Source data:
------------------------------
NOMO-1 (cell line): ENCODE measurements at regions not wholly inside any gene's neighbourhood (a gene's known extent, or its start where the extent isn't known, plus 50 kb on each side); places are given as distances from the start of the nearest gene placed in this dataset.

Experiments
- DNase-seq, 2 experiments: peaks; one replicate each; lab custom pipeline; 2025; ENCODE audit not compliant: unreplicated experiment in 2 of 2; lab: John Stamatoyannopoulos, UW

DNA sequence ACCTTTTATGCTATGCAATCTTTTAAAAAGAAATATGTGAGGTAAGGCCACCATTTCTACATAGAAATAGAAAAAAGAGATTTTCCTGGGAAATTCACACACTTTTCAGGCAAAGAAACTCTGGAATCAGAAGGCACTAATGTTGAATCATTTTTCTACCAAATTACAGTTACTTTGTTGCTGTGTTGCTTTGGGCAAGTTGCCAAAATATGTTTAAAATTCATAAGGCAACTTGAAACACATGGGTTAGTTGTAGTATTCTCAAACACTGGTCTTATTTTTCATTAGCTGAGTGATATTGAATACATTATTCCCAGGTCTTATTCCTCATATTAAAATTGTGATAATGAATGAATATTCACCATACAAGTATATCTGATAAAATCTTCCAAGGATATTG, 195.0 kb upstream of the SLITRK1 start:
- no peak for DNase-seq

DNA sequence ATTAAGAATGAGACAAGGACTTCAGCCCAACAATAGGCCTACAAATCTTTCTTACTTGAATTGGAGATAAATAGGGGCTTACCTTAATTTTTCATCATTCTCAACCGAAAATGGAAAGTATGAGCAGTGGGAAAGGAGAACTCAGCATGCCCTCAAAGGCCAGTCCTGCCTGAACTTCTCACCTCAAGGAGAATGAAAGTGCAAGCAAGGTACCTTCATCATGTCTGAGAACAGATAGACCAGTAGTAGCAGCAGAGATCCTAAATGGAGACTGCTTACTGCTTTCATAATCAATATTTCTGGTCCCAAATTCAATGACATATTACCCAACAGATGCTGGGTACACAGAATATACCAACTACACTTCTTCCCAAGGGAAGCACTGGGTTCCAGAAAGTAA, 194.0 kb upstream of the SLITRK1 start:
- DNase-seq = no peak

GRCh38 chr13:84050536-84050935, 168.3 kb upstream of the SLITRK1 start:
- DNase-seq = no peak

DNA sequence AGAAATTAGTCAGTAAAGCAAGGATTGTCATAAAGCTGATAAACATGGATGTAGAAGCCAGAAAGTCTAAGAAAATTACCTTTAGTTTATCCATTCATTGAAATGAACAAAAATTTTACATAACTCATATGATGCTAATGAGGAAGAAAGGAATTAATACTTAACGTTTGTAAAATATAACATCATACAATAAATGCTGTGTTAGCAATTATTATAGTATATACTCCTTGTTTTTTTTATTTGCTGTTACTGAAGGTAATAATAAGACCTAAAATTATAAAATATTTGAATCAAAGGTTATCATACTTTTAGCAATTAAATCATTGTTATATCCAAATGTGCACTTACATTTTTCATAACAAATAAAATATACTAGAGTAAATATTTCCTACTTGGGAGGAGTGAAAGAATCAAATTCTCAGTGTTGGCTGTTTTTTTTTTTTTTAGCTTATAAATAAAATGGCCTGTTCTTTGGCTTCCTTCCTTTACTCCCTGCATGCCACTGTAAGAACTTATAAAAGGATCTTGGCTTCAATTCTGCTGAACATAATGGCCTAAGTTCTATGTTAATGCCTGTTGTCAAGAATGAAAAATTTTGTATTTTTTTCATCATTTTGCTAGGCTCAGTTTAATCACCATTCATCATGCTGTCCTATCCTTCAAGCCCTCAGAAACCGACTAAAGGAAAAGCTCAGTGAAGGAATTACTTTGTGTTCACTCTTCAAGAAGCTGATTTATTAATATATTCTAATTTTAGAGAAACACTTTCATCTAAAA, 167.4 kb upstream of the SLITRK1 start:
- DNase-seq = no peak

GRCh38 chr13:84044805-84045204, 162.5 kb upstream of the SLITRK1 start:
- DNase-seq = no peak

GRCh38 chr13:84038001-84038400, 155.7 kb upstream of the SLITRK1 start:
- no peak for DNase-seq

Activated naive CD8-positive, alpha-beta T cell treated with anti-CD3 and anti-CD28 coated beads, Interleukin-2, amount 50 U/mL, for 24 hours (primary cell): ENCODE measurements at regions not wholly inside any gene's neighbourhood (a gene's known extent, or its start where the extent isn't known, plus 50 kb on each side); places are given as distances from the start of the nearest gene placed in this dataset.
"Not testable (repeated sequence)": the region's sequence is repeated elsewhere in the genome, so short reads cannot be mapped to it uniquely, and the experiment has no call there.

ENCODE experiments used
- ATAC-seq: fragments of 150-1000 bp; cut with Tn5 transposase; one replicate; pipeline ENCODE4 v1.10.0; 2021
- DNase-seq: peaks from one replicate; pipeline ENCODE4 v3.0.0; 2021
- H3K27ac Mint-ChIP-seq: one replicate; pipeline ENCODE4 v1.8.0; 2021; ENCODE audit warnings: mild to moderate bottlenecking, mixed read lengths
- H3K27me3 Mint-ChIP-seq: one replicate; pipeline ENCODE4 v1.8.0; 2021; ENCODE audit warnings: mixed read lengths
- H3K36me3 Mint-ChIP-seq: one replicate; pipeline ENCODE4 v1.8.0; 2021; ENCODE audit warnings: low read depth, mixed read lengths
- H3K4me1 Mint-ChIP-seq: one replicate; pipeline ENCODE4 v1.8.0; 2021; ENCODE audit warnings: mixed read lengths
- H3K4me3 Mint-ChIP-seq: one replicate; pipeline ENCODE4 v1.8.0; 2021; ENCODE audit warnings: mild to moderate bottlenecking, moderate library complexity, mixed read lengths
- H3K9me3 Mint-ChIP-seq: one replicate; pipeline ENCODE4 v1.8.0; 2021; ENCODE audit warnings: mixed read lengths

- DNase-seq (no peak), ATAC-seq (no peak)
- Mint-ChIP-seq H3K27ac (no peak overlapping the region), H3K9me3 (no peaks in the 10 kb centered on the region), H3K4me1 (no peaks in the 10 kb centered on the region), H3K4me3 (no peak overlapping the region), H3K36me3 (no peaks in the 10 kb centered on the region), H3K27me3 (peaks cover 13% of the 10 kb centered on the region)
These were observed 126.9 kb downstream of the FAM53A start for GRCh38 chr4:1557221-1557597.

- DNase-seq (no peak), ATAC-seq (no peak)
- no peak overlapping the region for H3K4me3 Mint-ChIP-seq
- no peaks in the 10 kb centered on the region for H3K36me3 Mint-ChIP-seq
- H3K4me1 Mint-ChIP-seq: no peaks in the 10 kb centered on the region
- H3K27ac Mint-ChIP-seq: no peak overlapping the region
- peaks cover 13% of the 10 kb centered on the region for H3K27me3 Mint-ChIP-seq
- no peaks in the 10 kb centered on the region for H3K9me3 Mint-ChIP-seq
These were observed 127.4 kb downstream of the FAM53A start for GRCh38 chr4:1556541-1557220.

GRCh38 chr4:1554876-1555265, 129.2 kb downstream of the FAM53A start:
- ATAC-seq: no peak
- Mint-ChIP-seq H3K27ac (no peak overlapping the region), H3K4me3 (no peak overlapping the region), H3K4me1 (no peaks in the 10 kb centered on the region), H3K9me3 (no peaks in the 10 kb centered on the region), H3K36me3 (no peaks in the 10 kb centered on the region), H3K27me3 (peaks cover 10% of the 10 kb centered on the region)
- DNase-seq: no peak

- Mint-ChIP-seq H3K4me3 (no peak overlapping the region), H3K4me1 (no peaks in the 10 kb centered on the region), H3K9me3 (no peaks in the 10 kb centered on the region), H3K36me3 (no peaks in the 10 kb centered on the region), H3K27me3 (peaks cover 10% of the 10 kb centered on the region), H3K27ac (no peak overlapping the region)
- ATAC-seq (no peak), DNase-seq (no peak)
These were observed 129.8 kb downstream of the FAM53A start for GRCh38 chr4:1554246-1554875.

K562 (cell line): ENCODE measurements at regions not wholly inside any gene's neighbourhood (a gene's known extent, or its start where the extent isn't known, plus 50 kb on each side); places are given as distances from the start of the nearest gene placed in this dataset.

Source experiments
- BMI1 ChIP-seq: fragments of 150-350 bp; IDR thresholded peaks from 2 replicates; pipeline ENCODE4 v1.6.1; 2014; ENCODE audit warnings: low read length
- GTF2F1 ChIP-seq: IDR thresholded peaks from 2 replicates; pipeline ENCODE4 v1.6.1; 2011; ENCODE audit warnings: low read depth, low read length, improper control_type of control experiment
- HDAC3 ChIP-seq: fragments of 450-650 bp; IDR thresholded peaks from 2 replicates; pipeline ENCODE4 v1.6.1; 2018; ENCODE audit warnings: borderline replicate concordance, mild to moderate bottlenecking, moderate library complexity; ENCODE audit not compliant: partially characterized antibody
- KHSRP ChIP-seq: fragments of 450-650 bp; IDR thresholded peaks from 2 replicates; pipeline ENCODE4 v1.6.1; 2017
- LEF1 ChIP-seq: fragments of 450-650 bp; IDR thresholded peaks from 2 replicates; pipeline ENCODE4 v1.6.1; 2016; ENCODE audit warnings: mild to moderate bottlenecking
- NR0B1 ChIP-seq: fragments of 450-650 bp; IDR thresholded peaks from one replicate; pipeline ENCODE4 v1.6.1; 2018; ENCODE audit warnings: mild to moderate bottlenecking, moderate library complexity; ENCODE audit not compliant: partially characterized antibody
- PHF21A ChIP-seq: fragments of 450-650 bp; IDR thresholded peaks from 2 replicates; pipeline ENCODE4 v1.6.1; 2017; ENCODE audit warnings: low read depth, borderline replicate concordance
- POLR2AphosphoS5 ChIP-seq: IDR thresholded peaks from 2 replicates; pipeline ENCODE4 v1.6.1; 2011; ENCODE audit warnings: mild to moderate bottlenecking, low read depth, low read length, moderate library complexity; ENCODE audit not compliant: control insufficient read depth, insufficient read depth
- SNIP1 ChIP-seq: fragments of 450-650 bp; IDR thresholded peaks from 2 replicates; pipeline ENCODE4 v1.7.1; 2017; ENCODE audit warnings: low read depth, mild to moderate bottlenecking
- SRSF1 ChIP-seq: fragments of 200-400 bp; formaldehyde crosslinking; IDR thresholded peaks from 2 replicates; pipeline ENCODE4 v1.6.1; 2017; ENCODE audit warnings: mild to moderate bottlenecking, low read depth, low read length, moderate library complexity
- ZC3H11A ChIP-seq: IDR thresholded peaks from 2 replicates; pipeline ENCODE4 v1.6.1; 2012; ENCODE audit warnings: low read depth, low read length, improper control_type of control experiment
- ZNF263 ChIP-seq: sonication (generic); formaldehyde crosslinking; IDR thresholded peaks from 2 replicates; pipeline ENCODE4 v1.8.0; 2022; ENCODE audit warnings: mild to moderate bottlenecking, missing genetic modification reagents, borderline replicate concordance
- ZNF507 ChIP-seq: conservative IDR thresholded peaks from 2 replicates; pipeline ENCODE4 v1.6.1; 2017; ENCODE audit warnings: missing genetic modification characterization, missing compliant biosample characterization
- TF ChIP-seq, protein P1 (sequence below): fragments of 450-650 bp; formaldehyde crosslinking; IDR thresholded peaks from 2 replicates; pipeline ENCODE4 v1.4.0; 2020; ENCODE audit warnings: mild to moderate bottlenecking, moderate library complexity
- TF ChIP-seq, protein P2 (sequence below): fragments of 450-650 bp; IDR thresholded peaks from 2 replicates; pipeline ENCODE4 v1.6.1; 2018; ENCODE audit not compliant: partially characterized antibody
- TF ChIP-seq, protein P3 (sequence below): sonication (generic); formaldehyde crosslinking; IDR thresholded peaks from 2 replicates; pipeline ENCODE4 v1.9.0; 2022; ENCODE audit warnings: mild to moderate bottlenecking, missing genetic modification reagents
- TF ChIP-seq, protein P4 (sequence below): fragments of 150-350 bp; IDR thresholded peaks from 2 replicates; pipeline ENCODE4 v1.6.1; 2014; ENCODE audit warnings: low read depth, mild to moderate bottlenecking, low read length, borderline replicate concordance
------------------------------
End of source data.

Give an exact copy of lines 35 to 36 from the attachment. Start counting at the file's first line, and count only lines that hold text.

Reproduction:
- peaks cover 13% of the 10 kb centered on the region for H3K27me3 Mint-ChIP-seq
- no peaks in the 10 kb centered on the region for H3K9me3 Mint-ChIP-seq